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ON TRANSLATING HOMER
GIVEN AT OXFORD
MATTHEW ARNOLD, M.A.
PROFESSOR OF POETRY IN THE UNIVERSITY OF OXFORD, AND
FORMERLY FELLOW OF ORIEL COLLEGE
ON TRANSLATING HOMER.
It has more than once been suggested to me that I should translate Homer. That is a task for which I have neither the time nor the courage; but the suggestion led me to regard yet more closely a poet whom I had already long studied, and for one or two years the works of Homer were seldom out of my hands. The study of classical literature is probably on the decline; but, whatever may be the fate of this study in general, it is certain that as instruction spreads and the number of readers increases, attention will be more and more directed to the poetry of Homer, not indeed as part of a classical course, but as the most important poetical monument existing. Even within the last ten years two fresh translations of the Iliad have appeared in England: one by a man of great ability and genuine learning, Professor Newman; the other by Mr. Wright, the conscientious and painstaking translator of Dante. It may safely be asserted that neither of these works will take rank
as the standard translation of Homer; that the task of rendering him will still be attempted by other translators. It may perhaps be possible to render to these some service, to save them some loss of labour, by pointing out rocks on which their predecessors have split, and the right objects on which a translator of Homer should fix his attention.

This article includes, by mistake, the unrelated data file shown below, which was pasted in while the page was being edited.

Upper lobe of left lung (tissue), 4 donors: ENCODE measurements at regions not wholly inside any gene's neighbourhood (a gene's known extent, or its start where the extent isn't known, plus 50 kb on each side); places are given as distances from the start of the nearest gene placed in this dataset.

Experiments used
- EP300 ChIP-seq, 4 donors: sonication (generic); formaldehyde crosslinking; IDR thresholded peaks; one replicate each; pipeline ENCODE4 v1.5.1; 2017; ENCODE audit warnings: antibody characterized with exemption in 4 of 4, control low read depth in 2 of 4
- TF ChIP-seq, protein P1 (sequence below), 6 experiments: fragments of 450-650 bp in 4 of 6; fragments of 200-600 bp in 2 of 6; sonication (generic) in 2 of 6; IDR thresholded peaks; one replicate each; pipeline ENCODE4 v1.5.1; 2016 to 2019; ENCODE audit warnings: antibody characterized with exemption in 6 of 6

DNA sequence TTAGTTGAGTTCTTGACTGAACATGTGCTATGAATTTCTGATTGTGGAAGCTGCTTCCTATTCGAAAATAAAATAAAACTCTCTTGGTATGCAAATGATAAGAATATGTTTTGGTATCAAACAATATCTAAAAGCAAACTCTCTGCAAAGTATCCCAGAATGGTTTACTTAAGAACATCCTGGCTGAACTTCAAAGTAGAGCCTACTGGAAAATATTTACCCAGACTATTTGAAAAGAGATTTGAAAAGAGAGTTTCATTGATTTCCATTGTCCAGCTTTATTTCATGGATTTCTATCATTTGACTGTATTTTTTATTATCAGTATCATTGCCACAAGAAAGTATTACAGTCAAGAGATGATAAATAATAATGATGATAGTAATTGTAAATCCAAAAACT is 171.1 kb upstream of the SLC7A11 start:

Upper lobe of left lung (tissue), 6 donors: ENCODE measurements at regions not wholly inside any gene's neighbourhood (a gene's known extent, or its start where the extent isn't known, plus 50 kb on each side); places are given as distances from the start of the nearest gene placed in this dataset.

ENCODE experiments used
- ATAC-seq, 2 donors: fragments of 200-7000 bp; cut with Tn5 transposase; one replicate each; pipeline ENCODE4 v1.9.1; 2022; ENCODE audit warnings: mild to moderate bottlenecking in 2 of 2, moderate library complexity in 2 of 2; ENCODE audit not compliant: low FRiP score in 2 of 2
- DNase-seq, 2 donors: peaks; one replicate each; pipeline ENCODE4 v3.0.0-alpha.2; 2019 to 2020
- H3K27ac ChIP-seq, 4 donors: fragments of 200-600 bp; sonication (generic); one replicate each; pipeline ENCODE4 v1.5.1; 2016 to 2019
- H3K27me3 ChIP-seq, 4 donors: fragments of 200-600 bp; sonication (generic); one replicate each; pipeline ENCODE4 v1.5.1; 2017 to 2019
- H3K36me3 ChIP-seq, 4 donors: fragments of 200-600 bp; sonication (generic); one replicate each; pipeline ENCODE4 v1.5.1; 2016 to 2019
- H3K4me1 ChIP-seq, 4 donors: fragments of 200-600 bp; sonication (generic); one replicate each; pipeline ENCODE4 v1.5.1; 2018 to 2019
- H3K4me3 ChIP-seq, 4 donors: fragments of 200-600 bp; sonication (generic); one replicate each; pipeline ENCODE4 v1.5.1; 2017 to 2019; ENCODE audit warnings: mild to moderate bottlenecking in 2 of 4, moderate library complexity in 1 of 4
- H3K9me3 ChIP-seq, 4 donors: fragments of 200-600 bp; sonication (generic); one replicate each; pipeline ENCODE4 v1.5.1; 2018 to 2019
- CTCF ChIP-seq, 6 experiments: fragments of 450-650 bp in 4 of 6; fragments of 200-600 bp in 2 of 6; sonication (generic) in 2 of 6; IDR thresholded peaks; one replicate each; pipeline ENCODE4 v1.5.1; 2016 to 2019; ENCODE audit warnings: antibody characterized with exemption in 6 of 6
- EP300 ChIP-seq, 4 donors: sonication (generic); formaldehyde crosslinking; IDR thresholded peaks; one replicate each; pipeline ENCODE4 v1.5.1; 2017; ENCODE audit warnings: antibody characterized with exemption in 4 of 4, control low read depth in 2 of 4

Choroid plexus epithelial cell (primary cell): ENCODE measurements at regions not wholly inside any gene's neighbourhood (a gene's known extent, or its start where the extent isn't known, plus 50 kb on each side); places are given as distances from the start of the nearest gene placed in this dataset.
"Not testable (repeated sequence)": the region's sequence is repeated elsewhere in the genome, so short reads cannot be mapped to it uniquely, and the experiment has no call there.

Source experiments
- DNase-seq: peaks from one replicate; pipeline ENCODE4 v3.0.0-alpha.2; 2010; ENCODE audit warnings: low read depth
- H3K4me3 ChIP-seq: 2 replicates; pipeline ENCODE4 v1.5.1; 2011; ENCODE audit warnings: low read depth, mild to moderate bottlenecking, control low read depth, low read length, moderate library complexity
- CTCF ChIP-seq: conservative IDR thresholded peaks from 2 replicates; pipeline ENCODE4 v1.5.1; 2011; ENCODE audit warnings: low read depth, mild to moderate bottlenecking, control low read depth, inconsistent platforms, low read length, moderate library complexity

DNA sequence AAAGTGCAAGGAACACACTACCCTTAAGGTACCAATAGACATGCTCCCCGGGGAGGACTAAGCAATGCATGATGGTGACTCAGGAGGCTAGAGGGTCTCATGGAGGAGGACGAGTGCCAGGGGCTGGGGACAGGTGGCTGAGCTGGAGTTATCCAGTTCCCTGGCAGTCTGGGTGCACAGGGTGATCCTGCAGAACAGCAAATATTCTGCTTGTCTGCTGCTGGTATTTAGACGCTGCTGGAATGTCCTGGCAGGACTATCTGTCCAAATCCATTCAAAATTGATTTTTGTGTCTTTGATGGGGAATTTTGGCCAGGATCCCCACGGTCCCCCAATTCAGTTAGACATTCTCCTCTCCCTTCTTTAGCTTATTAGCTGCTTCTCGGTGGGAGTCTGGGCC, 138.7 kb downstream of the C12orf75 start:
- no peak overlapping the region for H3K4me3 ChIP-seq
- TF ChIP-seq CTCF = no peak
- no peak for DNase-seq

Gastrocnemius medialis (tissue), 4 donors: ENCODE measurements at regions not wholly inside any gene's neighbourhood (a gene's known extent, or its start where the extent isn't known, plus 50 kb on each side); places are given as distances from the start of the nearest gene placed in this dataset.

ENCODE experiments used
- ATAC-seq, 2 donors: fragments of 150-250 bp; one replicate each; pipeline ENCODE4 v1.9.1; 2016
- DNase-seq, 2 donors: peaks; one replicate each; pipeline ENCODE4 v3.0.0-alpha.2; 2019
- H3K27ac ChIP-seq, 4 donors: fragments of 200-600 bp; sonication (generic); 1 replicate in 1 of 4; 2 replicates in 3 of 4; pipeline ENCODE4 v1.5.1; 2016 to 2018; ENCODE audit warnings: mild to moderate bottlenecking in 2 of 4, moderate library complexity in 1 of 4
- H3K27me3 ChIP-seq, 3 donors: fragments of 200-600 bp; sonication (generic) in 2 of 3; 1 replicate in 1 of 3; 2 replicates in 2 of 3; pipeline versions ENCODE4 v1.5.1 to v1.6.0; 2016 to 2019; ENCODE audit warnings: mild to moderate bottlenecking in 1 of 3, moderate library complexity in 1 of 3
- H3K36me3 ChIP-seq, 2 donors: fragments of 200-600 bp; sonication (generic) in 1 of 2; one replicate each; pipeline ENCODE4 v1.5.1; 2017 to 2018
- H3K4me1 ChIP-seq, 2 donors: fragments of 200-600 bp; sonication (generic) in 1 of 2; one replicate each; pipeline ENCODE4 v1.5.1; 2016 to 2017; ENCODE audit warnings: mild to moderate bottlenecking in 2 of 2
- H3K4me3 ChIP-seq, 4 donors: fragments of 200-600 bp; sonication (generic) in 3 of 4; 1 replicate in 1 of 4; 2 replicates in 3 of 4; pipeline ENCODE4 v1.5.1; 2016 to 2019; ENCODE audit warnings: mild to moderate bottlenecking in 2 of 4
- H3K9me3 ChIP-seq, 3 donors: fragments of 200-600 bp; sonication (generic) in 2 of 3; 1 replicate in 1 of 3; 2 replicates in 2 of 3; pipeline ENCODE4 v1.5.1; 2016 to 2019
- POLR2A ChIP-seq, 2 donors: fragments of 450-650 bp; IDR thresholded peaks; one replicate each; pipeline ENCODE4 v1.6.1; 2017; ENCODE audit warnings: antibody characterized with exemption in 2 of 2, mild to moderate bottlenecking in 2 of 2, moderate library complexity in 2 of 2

It is disputed, what aim a translator should propose to himself in dealing with his original. Even this preliminary is not yet settled. On one side it is said, that the translation ought to be such “that the reader should, if possible, forget that it is a translation at all, and be lulled into the illusion that he is reading an original work; something original," (if the translation be in English), “ from an English hand.” The real original is in this case, it is said, “ taken as a basis on which to rear a poem that shall affect our countrymen as the original may be conceived to have affected its natural hearers.” On the other hand, Mr. Newman, who states the foregoing doctrine only to condemn it, declares that he “ aims at precisely the opposite: to retain every peculiarity of the original, so far as he is able, with the greater care the more foreign it may happen to be ;” so that it may “ never be forgotten that he is imitating, and imitating in a different material.” The translator's “ first duty,” says Mr. Newman, “is a historical one; to be faithful.” Probably both sides would agree that the translator's “ first duty is to be faithful ;"